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This project will formulate evidence-based recommendations for clinical decision support used by community pharmacist delivering medication therapy management. The goal is to reduce medication-related problems and improve health outcomes for chronically ill patients.
This project will implement and evaluate a previously developed, interactive, patient-centered discharge toolkit to improve the transition of care from the inpatient to outpatient settings.
This project will implement and evaluate a “smart” pillbox given to patients in order to understand its ability to minimize discrepancies in prescribed regimens and to improve patients’ medication adherence after hospital discharge.
This project integrated a validated anxiety-specific screening tool in an existing clinical decision support system and tested it with a randomized feasibility pilot that found the tool did not increase detection of anxiety in pediatric primary care.
This project convened stakeholder panels to inform the development of an indications-enabled computerized prescriber order entry system.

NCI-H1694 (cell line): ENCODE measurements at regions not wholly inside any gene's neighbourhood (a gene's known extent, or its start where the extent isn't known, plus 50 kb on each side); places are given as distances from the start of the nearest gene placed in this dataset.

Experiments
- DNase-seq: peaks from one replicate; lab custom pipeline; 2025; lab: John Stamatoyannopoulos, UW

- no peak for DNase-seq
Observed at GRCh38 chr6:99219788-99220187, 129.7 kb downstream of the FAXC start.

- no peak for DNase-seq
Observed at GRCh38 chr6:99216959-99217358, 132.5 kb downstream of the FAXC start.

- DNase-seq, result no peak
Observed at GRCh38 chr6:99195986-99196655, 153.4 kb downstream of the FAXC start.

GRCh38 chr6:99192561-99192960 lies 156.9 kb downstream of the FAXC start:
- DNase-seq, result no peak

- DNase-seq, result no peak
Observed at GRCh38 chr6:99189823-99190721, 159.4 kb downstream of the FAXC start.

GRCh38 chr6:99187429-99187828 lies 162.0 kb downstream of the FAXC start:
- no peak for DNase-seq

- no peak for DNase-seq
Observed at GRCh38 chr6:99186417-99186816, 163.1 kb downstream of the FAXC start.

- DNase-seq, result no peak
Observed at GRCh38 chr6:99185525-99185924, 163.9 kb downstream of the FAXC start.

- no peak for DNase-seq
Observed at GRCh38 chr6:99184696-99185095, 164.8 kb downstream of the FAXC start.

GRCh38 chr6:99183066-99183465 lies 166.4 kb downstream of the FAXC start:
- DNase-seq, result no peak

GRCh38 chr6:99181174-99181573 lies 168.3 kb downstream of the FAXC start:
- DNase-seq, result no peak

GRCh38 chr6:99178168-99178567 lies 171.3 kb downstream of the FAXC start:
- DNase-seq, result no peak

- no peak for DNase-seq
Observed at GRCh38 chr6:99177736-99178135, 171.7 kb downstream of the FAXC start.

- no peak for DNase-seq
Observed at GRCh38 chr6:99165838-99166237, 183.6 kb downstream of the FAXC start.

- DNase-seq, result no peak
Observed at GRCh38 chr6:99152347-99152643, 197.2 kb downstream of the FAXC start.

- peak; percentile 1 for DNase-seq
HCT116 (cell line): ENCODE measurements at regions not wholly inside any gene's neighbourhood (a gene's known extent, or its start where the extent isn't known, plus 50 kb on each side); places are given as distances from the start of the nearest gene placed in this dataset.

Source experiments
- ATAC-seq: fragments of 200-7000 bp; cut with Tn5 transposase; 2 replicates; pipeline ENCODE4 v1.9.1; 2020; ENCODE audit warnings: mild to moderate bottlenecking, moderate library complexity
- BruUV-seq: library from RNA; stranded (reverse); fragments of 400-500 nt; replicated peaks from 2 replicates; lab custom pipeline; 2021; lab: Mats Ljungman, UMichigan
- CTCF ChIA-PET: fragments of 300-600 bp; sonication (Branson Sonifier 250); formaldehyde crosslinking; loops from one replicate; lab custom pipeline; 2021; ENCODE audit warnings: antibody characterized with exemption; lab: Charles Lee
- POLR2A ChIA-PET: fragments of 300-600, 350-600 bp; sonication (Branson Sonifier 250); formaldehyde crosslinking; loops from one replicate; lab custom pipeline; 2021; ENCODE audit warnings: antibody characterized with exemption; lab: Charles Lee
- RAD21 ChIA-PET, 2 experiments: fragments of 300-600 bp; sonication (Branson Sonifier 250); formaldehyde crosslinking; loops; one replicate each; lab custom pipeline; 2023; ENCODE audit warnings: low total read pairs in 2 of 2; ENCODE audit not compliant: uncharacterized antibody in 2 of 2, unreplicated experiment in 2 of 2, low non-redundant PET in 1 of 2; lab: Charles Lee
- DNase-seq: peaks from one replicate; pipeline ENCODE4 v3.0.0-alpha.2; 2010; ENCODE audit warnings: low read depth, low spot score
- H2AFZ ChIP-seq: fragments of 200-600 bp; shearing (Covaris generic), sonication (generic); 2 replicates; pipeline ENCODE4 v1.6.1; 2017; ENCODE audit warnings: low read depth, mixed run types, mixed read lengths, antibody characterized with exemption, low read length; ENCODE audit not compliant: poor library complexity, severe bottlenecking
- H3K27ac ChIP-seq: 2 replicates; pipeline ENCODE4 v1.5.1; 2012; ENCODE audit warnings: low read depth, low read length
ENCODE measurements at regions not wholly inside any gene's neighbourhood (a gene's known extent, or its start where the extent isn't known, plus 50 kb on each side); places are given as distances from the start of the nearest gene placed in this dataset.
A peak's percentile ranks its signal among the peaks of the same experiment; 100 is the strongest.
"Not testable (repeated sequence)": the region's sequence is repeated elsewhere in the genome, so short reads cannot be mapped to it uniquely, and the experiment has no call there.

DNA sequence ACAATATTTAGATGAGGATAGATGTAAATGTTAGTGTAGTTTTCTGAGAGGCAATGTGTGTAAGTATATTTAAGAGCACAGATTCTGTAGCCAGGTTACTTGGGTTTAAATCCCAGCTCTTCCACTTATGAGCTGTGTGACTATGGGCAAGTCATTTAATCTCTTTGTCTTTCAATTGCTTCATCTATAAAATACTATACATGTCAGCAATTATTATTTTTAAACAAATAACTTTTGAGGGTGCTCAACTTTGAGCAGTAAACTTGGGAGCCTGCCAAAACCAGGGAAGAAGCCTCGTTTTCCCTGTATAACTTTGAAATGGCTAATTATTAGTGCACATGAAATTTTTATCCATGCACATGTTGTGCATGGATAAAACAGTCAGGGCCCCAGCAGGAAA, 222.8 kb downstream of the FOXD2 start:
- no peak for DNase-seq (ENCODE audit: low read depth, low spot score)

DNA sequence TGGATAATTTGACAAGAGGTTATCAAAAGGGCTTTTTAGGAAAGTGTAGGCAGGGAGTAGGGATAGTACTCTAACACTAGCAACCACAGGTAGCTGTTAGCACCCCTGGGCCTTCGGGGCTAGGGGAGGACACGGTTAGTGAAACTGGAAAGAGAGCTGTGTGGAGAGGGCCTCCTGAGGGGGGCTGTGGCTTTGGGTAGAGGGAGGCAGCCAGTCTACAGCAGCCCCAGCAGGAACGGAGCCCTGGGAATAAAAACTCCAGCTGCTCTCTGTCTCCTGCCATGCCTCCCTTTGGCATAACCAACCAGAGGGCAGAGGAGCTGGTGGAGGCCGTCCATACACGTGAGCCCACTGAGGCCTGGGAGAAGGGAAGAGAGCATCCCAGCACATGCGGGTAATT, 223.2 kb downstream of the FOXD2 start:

This research studied the healthcare information needs of elders and their family caregivers and developed an online platform to allow this group to share health information.
This project expanded and modified the Child Health Improvement through Computer Automation (CHICA) system to assist pediatricians in identifying and managing four common medical-legal problems that may adversely impact child health, and found initial findings to be inconclusive.
This project developed the capability to electronically create and securely transmit prescriptions for controlled substances, thus improving medication management at the point of care.
This project was one of the Centers for Education and Research on Therapeutics’ projects, a national initiative to increase awareness of the benefits and risks of new, existing, or combined uses of therapeutics through education and research.
Evaluated the completeness and accuracy of information on symptoms, disease conditions, medications, and allergies generated by parents using a patient-centered health technology called ParentLink, compared to information documented by emergency department physicians and nurses; and assessed ParentLink's impact on patient safety and quality.